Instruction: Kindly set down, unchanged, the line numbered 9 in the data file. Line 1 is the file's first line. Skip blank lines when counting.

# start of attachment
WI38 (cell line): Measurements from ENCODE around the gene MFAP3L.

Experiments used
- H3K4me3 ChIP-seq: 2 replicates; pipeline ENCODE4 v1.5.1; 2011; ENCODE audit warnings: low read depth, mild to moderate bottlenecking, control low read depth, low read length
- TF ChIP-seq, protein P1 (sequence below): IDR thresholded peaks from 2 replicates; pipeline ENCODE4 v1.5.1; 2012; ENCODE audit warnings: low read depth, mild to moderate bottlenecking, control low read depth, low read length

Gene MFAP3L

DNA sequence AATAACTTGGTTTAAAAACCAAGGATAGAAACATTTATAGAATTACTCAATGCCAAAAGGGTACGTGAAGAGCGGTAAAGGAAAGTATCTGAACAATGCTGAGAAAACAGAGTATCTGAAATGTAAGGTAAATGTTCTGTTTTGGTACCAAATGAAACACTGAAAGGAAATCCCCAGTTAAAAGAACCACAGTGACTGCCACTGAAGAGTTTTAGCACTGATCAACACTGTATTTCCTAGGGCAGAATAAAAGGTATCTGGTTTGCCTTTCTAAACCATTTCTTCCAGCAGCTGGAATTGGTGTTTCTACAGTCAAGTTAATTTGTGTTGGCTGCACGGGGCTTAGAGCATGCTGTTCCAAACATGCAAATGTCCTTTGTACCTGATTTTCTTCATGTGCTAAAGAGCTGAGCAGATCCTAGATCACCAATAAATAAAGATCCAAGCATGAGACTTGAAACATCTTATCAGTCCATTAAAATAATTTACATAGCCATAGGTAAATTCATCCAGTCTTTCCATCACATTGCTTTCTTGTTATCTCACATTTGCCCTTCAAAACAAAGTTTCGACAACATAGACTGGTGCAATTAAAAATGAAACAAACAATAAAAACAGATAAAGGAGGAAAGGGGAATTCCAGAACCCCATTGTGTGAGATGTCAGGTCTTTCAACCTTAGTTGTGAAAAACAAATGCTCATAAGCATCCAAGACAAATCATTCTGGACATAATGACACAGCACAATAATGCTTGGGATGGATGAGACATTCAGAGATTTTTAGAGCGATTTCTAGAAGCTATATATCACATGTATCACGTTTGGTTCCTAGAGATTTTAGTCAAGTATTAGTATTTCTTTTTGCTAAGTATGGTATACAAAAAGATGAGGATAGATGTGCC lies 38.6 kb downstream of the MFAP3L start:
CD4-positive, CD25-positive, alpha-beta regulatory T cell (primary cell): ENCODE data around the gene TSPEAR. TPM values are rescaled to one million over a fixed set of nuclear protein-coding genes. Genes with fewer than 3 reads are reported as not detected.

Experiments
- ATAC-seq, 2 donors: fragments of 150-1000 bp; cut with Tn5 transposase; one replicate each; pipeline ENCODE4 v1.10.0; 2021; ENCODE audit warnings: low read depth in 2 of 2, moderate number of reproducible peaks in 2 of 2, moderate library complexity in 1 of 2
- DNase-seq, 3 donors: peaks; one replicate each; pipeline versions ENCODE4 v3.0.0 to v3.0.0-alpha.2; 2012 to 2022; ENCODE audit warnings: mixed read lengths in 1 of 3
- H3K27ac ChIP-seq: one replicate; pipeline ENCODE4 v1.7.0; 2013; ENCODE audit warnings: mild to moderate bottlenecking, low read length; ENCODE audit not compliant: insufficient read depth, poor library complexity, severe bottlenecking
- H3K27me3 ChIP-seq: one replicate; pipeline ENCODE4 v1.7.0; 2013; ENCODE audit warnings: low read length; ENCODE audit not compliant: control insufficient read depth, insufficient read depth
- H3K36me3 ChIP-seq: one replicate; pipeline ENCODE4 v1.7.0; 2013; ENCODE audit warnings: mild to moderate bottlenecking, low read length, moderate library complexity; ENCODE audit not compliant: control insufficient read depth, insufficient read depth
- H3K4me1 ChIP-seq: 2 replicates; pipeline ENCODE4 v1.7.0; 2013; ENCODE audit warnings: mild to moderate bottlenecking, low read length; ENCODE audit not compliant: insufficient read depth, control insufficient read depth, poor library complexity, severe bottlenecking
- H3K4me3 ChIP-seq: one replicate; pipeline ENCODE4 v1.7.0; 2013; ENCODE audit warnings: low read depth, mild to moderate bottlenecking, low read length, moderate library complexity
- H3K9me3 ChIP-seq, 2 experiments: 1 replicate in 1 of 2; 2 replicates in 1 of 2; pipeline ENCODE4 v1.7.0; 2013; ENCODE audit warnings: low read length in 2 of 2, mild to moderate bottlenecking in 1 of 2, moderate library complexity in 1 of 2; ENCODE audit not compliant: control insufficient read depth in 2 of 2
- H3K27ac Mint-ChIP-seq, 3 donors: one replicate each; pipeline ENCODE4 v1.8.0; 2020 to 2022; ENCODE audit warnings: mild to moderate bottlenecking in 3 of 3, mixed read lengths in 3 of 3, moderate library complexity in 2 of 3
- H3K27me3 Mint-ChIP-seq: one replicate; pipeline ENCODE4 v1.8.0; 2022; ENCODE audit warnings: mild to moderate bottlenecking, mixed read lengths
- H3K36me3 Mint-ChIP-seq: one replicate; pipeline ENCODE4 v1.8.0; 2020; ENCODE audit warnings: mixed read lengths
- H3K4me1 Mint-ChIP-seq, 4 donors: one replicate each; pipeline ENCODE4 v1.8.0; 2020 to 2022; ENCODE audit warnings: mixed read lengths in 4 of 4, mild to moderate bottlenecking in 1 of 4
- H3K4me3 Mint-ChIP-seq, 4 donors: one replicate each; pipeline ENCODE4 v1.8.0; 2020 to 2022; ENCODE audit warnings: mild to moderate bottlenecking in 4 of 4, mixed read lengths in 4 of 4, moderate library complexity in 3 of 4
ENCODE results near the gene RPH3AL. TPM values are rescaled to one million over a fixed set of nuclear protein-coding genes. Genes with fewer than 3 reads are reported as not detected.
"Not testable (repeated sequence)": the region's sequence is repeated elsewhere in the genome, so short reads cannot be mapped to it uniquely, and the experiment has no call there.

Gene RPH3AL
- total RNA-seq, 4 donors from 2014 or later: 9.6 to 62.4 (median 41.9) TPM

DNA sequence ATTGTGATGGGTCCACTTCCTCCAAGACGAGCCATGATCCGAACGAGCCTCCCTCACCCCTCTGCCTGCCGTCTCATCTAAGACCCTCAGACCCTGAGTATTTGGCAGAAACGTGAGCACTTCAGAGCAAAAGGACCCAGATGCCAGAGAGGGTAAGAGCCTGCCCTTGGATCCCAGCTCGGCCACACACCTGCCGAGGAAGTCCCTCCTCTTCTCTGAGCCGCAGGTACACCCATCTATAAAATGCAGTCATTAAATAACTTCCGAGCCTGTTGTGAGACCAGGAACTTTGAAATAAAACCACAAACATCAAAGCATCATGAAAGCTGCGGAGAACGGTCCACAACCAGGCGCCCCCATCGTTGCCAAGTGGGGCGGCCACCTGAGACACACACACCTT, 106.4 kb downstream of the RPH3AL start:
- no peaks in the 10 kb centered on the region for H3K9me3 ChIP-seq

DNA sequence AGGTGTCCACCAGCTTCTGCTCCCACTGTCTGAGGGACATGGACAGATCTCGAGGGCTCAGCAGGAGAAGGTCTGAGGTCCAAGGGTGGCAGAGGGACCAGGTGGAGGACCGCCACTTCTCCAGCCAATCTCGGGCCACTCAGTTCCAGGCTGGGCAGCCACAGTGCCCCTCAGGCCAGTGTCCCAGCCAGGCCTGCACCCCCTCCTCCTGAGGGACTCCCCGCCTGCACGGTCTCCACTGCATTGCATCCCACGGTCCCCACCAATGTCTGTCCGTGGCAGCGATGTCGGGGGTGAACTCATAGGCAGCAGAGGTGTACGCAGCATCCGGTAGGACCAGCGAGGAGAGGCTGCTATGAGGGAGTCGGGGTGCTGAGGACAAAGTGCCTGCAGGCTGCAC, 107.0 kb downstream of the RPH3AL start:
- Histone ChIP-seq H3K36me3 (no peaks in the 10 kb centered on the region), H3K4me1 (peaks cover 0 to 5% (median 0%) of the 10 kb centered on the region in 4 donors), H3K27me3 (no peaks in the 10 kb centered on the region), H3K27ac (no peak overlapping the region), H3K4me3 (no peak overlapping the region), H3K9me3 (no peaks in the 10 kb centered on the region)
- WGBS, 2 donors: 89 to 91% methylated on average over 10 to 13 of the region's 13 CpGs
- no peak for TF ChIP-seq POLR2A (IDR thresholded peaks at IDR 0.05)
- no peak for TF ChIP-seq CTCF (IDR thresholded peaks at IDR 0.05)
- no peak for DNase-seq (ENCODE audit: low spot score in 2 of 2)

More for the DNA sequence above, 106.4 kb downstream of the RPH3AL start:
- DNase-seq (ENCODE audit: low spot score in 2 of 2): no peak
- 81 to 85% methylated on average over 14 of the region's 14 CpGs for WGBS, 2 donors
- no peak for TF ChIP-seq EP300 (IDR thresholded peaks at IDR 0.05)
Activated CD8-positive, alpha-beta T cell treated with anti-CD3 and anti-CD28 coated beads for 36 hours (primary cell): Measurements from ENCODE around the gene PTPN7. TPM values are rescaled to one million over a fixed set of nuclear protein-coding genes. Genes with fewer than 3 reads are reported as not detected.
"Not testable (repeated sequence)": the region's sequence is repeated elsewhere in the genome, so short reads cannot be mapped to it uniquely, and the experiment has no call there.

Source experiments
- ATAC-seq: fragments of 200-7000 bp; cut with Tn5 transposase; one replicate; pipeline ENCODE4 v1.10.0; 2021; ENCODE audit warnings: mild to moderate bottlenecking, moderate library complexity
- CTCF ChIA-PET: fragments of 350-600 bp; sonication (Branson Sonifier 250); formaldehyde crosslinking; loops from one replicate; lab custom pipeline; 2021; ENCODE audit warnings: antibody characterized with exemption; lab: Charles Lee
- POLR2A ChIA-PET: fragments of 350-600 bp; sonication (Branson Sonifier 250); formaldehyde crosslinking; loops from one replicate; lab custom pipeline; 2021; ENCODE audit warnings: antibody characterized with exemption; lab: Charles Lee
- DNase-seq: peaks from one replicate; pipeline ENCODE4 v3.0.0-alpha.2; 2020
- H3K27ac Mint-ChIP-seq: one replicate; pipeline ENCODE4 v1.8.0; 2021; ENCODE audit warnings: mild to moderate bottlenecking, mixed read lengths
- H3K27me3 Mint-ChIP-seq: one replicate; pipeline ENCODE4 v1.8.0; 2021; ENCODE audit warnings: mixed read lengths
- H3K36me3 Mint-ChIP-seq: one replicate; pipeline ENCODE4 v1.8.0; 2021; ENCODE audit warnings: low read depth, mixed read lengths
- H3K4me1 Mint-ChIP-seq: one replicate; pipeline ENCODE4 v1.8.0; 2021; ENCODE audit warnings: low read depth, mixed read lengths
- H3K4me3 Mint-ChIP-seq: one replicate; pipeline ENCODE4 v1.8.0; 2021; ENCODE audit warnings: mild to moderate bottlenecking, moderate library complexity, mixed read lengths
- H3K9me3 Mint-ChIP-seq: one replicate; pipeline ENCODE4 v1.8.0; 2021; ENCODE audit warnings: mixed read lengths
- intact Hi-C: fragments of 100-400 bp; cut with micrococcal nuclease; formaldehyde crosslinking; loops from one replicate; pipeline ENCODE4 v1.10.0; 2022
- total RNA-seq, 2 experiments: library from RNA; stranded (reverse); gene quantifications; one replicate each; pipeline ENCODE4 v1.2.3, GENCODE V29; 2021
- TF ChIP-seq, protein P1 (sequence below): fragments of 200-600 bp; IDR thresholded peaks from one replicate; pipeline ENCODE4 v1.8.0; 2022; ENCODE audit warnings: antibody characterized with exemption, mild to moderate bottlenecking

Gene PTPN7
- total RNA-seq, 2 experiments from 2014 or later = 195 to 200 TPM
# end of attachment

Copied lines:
- ATAC-seq, 2 donors: fragments of 150-1000 bp; cut with Tn5 transposase; one replicate each; pipeline ENCODE4 v1.10.0; 2021; ENCODE audit warnings: low read depth in 2 of 2, moderate number of reproducible peaks in 2 of 2, moderate library complexity in 1 of 2